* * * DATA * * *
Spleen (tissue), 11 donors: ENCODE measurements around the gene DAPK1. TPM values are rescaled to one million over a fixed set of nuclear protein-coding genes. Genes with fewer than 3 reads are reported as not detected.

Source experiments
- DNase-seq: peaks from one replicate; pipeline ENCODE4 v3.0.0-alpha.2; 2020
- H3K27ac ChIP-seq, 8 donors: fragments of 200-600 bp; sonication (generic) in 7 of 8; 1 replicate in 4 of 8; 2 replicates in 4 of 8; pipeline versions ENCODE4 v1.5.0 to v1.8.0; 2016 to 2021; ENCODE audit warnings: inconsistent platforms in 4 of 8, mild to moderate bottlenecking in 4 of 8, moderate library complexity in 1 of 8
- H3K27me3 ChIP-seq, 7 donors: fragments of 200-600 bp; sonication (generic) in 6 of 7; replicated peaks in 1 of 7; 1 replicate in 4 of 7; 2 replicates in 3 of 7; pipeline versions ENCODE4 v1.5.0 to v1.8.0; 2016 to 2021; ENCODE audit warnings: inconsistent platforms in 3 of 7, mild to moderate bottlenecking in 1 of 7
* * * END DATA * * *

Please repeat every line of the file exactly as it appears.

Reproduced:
Spleen (tissue), 11 donors: ENCODE measurements around the gene DAPK1. TPM values are rescaled to one million over a fixed set of nuclear protein-coding genes. Genes with fewer than 3 reads are reported as not detected.

Source experiments
- DNase-seq: peaks from one replicate; pipeline ENCODE4 v3.0.0-alpha.2; 2020
- H3K27ac ChIP-seq, 8 donors: fragments of 200-600 bp; sonication (generic) in 7 of 8; 1 replicate in 4 of 8; 2 replicates in 4 of 8; pipeline versions ENCODE4 v1.5.0 to v1.8.0; 2016 to 2021; ENCODE audit warnings: inconsistent platforms in 4 of 8, mild to moderate bottlenecking in 4 of 8, moderate library complexity in 1 of 8
- H3K27me3 ChIP-seq, 7 donors: fragments of 200-600 bp; sonication (generic) in 6 of 7; replicated peaks in 1 of 7; 1 replicate in 4 of 7; 2 replicates in 3 of 7; pipeline versions ENCODE4 v1.5.0 to v1.8.0; 2016 to 2021; ENCODE audit warnings: inconsistent platforms in 3 of 7, mild to moderate bottlenecking in 1 of 7